Many years. My first primarily aesthetically projects, Slave 0 & 1, date back to the late 90's.
How Did You Learn to Do This?
By doing - working through the many puzzles that make up a project until the whole thing works - using trial and error, information where I could find it, and experimentation. Reality is an excellent, if slow, teacher: always correct in her judgements and never shy about offering criticism. I did receive a technical education touching on biology, engineering and earth science, but (and this may be surprising to some) didn't come with practical skills. so...
Why Doesn't the American Educational System Teach People to Make Things?
Making kinetic art is truly multidisciplinary - involving 5 fields usually handled by separate individuals or teams: 1) mechanical design, 2) physical fabrication, 3) electronic design, 4) electronic fabrication and integration, 5) software integration. In this respect, kinetic art has a lot in common with many other important endeavors like product prototyping, factory automation, robotics, etc. These are primarily INTEGRATIVE: getting very different classes of things to work harmoniously together.
The multidisciplinary maker is not a lesser person than a specialist, just different. He knows a little about a lot of things, and, compared to a specialist, has a good birds-eye view of the situation. He has good judgement about the do-ability of complex things, based on experience with interworkings of real things in the real world. Unfortunately, there are no educational programs to create such people.
Before World War 2, engineering schools did teach people how to make things. Grads, in addition to mathematical analysis, typically had manufacturing courses, project-based shop experience and factory internships under their belts. The postwar infatuation with the atomic bomb project, radar, and all things high-tech transformed the educational system: extreme specialization and math-centric "engineering science" were seen as key to American economic and military supremacy. What seems to have been lost is that while specialization IS crucial to a technically advanced society, it is only fully exploited when sufficient numbers of "generalist makers" exist in parallel on the shop floor, in laboratories and garages. This overemphasis on calculus over physicality has contributed to the decline of American manufacturing, and with it, our standard of living.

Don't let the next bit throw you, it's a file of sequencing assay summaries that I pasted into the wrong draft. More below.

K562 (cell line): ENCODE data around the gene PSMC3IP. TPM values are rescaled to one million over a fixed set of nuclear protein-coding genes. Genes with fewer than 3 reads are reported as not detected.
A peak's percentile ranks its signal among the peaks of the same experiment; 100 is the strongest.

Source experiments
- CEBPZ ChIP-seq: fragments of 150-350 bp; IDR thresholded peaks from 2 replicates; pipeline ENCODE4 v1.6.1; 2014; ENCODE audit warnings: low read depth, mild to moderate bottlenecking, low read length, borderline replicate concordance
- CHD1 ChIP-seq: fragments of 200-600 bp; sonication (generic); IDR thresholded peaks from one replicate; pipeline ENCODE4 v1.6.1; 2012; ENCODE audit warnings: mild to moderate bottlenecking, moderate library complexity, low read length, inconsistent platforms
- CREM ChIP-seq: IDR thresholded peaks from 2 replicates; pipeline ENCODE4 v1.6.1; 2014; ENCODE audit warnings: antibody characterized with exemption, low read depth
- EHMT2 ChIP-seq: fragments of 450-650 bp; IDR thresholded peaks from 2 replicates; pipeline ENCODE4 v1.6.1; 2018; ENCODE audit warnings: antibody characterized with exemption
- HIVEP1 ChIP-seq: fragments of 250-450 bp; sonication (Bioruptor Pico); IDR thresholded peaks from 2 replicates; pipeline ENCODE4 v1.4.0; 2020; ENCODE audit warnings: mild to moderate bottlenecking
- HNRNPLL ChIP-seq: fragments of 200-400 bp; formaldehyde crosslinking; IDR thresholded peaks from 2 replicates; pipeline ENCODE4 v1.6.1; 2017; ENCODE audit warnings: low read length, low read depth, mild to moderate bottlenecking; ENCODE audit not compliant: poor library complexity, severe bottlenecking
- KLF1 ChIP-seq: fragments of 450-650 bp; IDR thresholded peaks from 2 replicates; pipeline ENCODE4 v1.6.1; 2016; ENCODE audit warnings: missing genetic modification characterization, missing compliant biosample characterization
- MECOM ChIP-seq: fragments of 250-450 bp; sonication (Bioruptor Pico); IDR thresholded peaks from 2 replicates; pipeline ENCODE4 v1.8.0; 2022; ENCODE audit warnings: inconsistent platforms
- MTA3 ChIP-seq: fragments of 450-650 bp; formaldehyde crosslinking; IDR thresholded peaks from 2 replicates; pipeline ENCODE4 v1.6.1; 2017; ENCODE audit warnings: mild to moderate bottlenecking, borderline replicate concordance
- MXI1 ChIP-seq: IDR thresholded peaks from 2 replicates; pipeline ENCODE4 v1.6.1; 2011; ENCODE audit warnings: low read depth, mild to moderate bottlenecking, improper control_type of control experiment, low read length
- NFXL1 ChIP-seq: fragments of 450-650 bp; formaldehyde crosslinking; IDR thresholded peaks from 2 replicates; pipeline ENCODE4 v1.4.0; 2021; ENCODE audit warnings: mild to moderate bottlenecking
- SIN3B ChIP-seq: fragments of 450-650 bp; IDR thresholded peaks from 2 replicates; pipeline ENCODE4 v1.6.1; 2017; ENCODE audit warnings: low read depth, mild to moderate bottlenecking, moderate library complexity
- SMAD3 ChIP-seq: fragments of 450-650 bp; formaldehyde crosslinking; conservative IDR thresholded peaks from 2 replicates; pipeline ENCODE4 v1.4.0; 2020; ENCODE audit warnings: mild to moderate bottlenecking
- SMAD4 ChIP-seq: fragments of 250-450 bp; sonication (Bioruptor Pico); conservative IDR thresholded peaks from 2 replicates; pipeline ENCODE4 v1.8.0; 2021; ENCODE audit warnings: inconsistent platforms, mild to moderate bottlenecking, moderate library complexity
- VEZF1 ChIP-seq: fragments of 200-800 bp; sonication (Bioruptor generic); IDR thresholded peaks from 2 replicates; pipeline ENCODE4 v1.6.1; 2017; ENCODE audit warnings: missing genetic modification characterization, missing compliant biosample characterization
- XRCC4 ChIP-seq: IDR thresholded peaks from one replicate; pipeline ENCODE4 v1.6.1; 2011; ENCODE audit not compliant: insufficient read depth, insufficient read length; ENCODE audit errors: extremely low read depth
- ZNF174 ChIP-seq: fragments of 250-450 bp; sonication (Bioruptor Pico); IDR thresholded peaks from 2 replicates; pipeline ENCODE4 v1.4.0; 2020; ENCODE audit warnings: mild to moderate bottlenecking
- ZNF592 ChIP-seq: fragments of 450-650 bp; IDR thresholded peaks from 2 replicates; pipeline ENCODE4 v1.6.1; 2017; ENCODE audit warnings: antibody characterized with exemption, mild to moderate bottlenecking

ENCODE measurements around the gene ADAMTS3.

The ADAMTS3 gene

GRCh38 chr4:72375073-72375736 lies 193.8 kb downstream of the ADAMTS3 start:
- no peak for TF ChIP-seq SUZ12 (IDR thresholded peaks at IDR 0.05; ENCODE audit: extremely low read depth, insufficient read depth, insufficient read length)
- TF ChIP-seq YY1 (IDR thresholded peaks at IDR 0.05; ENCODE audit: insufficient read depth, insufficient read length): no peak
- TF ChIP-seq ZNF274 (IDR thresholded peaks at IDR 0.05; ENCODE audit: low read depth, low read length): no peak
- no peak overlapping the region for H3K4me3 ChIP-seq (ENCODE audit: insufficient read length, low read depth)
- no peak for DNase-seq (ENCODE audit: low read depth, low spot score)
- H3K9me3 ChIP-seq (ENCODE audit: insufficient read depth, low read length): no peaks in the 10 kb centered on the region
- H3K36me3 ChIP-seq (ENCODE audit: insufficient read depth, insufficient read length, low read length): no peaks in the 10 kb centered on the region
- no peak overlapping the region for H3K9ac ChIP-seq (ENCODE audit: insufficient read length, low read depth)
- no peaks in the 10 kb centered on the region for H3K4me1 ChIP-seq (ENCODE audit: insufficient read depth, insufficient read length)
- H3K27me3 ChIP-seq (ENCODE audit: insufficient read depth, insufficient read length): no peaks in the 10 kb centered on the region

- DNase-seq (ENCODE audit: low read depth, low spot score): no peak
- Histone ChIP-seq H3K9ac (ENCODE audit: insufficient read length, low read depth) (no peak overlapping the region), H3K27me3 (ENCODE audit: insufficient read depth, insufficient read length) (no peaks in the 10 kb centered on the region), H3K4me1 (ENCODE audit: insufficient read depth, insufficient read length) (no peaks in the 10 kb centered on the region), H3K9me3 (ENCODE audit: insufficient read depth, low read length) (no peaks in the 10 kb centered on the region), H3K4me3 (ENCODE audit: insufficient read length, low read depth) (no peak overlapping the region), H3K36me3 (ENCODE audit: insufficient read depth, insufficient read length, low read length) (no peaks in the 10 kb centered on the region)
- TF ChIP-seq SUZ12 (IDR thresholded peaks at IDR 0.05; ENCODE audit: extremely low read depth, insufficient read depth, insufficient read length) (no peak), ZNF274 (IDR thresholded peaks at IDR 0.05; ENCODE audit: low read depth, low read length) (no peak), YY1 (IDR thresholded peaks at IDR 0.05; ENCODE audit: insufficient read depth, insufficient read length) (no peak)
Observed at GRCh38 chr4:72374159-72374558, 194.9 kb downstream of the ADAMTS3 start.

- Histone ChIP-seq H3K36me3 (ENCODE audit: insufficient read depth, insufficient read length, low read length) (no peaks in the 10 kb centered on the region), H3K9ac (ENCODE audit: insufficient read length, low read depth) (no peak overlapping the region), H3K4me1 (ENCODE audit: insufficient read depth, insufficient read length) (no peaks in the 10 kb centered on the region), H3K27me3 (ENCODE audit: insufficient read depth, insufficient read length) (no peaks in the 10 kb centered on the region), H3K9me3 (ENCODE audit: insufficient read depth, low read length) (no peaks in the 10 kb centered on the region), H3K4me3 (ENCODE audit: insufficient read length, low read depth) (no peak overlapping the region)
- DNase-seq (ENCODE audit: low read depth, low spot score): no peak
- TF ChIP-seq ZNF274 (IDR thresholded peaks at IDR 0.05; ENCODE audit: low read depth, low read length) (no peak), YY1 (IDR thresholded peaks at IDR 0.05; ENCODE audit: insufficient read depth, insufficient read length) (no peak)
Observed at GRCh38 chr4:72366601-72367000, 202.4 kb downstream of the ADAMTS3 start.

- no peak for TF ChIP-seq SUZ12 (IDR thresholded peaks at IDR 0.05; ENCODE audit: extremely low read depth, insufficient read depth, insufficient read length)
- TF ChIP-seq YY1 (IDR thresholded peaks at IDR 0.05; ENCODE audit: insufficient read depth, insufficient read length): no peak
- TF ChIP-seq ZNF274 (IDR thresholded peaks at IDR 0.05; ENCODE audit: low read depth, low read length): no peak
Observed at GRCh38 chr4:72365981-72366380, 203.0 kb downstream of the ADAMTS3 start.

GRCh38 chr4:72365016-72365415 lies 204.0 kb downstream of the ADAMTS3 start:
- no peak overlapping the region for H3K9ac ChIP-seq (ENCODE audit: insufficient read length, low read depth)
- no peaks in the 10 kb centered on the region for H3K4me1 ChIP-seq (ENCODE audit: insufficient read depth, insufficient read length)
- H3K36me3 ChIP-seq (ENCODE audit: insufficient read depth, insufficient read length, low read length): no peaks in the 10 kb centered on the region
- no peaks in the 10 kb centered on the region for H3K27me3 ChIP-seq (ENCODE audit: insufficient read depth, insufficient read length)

After a 50 year pause, the educational establishment has begun to re-appreciate the importance of project-based learning for healthy minds and for a healthy economy. The success of programs such as FIRST Robotics competition and the enthusiasm for the "maker" movement are positive signs. I am heartened that the terms STEM and STEAM (the A is for art) are entering the mainstream.